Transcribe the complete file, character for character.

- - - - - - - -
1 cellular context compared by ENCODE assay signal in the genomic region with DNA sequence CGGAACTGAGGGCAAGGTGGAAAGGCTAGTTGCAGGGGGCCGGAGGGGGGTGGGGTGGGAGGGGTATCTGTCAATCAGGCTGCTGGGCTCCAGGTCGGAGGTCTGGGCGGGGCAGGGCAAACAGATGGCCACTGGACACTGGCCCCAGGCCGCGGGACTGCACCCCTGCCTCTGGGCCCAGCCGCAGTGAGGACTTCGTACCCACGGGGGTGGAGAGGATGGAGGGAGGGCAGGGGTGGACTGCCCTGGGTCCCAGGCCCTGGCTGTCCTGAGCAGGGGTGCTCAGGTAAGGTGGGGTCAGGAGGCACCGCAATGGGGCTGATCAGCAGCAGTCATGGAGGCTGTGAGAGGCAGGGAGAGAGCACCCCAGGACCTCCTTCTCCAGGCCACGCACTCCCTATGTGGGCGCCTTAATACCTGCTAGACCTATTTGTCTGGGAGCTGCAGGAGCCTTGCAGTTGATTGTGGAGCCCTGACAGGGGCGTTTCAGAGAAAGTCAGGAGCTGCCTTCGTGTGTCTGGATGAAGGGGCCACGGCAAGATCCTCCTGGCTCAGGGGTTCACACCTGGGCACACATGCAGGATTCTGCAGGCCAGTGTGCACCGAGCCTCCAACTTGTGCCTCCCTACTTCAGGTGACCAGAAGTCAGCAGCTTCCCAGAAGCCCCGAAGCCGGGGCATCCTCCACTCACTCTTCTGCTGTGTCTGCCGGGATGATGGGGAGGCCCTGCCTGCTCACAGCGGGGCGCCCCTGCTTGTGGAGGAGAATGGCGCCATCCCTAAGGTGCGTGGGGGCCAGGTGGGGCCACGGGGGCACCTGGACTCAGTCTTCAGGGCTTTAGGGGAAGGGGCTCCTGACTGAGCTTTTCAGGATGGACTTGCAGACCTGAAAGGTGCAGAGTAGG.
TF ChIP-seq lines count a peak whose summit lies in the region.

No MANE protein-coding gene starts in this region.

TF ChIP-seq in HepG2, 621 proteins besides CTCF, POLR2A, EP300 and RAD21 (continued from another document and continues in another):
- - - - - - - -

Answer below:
1 cellular context compared by ENCODE assay signal in the genomic region with DNA sequence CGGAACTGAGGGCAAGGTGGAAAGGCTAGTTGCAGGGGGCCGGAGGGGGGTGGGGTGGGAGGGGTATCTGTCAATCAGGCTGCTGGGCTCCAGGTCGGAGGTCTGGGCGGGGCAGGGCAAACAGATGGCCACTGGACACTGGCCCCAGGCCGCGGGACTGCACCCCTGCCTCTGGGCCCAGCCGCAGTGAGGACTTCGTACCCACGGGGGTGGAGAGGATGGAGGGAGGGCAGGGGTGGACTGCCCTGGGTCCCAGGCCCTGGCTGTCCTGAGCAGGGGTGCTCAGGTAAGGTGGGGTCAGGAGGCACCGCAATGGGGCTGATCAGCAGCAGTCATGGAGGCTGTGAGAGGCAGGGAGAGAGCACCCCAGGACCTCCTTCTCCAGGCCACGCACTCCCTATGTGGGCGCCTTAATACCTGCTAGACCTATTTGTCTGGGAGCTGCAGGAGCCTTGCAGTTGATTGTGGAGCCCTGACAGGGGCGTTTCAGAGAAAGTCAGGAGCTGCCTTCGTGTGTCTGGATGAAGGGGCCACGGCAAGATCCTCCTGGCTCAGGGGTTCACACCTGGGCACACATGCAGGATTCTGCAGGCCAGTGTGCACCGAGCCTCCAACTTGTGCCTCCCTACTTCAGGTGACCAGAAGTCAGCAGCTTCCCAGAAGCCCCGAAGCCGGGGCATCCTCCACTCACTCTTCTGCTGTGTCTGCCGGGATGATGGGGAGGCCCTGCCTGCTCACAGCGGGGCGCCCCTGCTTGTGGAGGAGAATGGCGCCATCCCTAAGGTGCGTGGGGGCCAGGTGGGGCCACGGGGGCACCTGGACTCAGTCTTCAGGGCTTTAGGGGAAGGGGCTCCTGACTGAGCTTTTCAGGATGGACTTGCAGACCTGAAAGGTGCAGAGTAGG.
TF ChIP-seq lines count a peak whose summit lies in the region.

No MANE protein-coding gene starts in this region.

TF ChIP-seq in HepG2, 621 proteins besides CTCF, POLR2A, EP300 and RAD21 (continued from another document and continues in another):